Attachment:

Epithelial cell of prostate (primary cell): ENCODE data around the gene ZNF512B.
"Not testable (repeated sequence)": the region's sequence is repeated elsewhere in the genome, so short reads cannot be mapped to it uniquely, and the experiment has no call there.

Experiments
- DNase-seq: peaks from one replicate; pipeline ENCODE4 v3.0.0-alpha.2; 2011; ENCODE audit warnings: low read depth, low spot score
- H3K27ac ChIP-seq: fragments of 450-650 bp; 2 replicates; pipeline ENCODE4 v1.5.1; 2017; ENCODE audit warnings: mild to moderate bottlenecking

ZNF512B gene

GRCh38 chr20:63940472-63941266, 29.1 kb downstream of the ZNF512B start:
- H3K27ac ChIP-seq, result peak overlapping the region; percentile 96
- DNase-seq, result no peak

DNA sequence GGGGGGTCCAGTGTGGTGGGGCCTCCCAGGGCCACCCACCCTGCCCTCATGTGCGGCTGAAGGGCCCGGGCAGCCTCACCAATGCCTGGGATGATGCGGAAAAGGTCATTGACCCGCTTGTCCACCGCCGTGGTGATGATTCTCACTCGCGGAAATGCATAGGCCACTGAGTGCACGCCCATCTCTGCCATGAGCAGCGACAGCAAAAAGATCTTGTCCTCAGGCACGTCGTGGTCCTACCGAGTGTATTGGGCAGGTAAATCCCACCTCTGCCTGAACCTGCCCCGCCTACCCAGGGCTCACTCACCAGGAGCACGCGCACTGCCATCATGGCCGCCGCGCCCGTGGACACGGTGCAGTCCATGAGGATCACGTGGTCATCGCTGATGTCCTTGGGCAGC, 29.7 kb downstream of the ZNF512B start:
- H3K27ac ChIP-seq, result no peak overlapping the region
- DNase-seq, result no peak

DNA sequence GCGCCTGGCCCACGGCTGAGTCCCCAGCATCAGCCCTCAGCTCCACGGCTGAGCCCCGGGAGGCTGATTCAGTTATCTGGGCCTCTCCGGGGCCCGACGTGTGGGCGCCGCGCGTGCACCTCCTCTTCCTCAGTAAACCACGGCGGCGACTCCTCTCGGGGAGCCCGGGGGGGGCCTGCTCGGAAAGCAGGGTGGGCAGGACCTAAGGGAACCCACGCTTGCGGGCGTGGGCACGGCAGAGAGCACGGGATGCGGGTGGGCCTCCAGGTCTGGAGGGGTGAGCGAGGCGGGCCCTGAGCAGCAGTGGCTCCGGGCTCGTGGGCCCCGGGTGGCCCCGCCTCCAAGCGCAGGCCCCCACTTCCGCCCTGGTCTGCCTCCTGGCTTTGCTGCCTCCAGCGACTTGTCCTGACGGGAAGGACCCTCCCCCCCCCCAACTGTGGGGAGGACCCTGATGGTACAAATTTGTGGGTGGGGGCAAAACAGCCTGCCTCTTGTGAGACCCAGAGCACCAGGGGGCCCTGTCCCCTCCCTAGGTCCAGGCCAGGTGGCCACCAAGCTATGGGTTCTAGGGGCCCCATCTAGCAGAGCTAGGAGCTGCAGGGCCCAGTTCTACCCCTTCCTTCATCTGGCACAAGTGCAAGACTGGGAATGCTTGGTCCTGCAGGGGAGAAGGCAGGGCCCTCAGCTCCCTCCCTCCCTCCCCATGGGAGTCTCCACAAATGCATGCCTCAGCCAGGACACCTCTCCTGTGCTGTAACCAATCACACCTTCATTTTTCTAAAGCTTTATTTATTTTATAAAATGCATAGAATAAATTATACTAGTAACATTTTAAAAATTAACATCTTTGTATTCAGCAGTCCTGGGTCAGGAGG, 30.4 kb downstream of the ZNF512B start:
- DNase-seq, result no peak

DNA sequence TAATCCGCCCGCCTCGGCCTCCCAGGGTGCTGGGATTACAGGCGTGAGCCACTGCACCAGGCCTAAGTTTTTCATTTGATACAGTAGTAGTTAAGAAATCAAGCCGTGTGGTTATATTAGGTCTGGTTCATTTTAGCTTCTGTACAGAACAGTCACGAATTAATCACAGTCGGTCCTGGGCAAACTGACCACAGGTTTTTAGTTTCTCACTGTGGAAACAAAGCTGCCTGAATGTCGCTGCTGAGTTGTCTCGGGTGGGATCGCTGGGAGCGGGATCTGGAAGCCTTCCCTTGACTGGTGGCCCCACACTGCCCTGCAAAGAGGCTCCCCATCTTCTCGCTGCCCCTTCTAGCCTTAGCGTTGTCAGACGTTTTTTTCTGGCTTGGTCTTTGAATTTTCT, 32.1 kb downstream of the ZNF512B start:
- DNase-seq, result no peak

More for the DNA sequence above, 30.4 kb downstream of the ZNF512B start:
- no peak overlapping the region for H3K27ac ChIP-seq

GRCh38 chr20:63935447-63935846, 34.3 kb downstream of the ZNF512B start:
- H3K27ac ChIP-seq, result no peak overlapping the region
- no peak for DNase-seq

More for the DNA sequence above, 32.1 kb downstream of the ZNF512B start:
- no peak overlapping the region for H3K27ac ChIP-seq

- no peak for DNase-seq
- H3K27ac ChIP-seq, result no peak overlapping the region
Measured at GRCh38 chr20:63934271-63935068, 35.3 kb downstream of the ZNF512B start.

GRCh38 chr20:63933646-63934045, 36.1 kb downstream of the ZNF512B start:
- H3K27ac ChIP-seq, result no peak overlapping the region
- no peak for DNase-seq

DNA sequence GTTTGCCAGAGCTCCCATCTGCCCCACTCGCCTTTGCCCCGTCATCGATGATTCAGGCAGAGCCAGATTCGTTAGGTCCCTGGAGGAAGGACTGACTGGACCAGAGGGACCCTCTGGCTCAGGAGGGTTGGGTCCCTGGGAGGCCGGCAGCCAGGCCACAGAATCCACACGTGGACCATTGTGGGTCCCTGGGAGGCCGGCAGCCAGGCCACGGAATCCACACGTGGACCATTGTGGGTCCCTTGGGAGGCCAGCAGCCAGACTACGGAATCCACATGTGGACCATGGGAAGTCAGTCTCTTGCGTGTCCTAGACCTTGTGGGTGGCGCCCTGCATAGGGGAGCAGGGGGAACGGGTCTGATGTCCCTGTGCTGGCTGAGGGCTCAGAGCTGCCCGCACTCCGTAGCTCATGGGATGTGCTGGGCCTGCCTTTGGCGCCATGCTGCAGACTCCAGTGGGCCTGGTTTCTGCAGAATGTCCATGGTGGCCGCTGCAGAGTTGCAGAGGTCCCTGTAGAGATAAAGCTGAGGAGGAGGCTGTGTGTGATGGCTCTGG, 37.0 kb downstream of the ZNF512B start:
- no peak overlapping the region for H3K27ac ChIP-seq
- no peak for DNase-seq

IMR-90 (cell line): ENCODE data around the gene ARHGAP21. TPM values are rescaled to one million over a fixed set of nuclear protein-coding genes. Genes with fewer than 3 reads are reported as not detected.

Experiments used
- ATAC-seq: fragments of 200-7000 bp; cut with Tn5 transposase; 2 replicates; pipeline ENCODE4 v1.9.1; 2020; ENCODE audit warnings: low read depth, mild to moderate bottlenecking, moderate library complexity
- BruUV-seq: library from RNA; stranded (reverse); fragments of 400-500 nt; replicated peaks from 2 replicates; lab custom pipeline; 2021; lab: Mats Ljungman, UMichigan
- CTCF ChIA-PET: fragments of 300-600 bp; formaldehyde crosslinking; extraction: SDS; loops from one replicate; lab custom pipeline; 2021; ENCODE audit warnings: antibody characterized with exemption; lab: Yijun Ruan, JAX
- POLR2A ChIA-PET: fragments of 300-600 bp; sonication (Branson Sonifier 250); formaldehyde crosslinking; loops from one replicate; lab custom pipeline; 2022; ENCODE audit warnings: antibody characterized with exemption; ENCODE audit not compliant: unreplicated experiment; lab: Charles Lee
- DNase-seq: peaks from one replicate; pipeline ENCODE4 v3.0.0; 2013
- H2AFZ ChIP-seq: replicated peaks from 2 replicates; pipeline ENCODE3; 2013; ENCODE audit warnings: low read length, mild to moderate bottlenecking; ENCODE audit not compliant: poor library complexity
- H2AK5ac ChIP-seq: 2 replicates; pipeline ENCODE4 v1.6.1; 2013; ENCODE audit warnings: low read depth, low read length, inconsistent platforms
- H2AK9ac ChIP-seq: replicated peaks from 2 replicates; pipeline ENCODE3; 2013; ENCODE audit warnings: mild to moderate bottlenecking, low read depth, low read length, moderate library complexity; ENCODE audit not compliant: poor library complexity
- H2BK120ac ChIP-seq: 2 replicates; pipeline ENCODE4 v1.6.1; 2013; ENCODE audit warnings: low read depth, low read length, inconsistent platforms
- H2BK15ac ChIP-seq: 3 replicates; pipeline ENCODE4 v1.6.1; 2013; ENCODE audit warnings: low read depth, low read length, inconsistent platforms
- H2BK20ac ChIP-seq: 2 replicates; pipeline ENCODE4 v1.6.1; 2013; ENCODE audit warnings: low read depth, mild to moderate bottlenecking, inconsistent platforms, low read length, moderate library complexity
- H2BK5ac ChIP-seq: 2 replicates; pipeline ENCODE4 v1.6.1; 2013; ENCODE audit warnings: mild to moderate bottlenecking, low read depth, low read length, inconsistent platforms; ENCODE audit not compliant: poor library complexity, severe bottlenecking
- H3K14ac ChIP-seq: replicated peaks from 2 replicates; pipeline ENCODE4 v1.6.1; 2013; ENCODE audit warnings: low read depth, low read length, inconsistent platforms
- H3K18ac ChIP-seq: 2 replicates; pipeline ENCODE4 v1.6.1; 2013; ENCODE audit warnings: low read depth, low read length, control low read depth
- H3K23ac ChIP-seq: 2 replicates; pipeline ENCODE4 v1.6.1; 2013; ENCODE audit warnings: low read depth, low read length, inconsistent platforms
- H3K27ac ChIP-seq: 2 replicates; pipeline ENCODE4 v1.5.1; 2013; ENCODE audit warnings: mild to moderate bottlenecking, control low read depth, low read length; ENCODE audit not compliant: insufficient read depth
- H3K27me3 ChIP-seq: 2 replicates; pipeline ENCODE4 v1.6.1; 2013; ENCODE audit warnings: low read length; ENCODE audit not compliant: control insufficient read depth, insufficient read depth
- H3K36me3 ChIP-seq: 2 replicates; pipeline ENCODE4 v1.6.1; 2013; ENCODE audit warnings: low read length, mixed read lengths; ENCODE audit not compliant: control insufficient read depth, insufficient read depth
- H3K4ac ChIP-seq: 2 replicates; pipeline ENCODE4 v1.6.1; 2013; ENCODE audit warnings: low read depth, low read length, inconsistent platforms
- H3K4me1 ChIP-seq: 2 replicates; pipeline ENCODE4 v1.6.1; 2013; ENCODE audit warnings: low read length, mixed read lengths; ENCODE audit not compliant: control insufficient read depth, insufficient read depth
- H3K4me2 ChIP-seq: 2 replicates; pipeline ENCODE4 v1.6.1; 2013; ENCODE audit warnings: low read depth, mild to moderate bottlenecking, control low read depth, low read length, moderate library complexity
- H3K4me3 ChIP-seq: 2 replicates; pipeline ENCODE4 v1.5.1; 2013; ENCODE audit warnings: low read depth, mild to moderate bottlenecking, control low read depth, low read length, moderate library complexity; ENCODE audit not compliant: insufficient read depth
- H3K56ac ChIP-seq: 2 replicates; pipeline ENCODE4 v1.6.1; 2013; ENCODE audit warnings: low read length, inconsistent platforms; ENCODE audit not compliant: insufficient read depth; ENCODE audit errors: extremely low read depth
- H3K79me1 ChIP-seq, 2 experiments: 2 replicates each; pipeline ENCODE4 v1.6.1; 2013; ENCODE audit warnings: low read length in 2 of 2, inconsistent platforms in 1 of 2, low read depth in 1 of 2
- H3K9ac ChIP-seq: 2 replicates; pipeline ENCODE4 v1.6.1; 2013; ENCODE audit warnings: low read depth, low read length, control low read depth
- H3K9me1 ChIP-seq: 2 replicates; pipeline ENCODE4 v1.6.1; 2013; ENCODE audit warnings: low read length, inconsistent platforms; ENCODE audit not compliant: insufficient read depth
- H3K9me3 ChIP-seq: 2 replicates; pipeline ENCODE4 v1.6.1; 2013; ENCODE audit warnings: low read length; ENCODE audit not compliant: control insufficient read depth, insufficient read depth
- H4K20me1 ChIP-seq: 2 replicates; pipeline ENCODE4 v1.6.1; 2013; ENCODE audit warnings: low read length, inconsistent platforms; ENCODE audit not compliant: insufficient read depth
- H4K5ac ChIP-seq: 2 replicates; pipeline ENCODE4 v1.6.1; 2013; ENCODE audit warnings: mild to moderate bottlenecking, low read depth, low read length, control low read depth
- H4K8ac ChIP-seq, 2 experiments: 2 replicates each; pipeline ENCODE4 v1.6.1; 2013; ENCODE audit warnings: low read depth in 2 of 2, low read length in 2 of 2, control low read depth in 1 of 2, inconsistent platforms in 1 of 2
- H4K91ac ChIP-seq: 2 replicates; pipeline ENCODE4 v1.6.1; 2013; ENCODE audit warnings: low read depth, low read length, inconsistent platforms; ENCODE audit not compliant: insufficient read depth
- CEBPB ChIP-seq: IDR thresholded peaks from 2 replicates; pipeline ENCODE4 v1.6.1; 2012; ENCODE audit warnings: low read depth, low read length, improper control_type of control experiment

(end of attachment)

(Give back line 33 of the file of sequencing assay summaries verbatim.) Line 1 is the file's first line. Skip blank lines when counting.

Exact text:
IMR-90 (cell line): ENCODE data around the gene ARHGAP21. TPM values are rescaled to one million over a fixed set of nuclear protein-coding genes. Genes with fewer than 3 reads are reported as not detected.